Without giving any spoilers away, if you’re familiar with this series as a whole you’ll know that this campaign will not be an easy one, and this is so very true. Many times throughout I found myself shocked or saddened by something happening, and this has to be one of the top praises I have for the game. Anything that attaches you to its world and characters is a job well-done in these eyes.
One of the interesting things I thought about while playing is how similar this game might be to the book Halo: The Fall of Reach. All of the talks of a Halo movie were said to be based on this book, and I’m curious to know if playing the game offers up a similar story to scripts that have been written for a possible film. If this were the case, yes, you’d have to do without Master Chief, who is one of the main draws. On the other hand, ol’ Chief might not be considered as compelling as this group of six characters. And hey, there’s always sequels. If you’ve read the book and played the game, by all means, note how similar or different they are. Speaking of, as with each of the past few titles, a live-action trailer was made. All of them are great. All of them prove a movie, if done well, would probably pretty amazing, as you can see below.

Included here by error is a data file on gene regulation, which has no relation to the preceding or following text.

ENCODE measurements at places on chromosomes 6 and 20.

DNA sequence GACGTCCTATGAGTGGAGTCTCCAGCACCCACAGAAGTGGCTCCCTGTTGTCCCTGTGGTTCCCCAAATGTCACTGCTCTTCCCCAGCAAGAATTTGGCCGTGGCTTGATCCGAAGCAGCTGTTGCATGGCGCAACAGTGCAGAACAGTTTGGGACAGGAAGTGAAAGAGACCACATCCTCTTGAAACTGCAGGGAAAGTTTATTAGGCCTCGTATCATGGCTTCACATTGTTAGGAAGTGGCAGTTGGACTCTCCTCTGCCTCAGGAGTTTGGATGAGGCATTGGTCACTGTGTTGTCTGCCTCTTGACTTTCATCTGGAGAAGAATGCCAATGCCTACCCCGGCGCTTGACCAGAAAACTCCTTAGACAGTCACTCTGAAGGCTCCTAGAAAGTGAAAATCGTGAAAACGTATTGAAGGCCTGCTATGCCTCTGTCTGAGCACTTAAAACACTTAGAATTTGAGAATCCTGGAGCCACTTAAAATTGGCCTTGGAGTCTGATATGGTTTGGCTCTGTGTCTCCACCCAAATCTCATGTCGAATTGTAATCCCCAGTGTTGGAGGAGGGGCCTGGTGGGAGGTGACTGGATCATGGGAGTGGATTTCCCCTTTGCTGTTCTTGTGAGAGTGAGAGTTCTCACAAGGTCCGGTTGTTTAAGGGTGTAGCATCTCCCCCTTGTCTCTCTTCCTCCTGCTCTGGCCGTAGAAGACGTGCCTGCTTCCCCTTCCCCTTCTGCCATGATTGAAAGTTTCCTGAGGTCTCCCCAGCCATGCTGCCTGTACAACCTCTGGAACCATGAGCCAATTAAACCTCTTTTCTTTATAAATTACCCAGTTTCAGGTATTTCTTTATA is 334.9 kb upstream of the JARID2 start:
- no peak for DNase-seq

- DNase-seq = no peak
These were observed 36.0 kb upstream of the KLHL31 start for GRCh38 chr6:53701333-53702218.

Overall, Halo: Reach is a game that no Halo fan can ignore. If you’ve played the others, you need to play this one immediately. For the rest of you, the great thing is that this game is set before all of the other games, so even if you’ve never touched a Halo game you can pick this up and go for it. It would probably be wise to play at least Combat Evolved and Halo 2 first considering they were released on the original Xbox, but the options are all there.
In closing, all that’s left to ask is…is this really the final Halo game? It’s been said that this is the last that Bungie will make, sure, but with every game breaking sales records, it would be insanely hard for Microsoft to ignore their temptations to keep going. Do not be shocked if at some point down the road you hear the announcement of a new developer creating a little something called Halo 4. I for one would be thrilled to get back to the Master Chief storyline.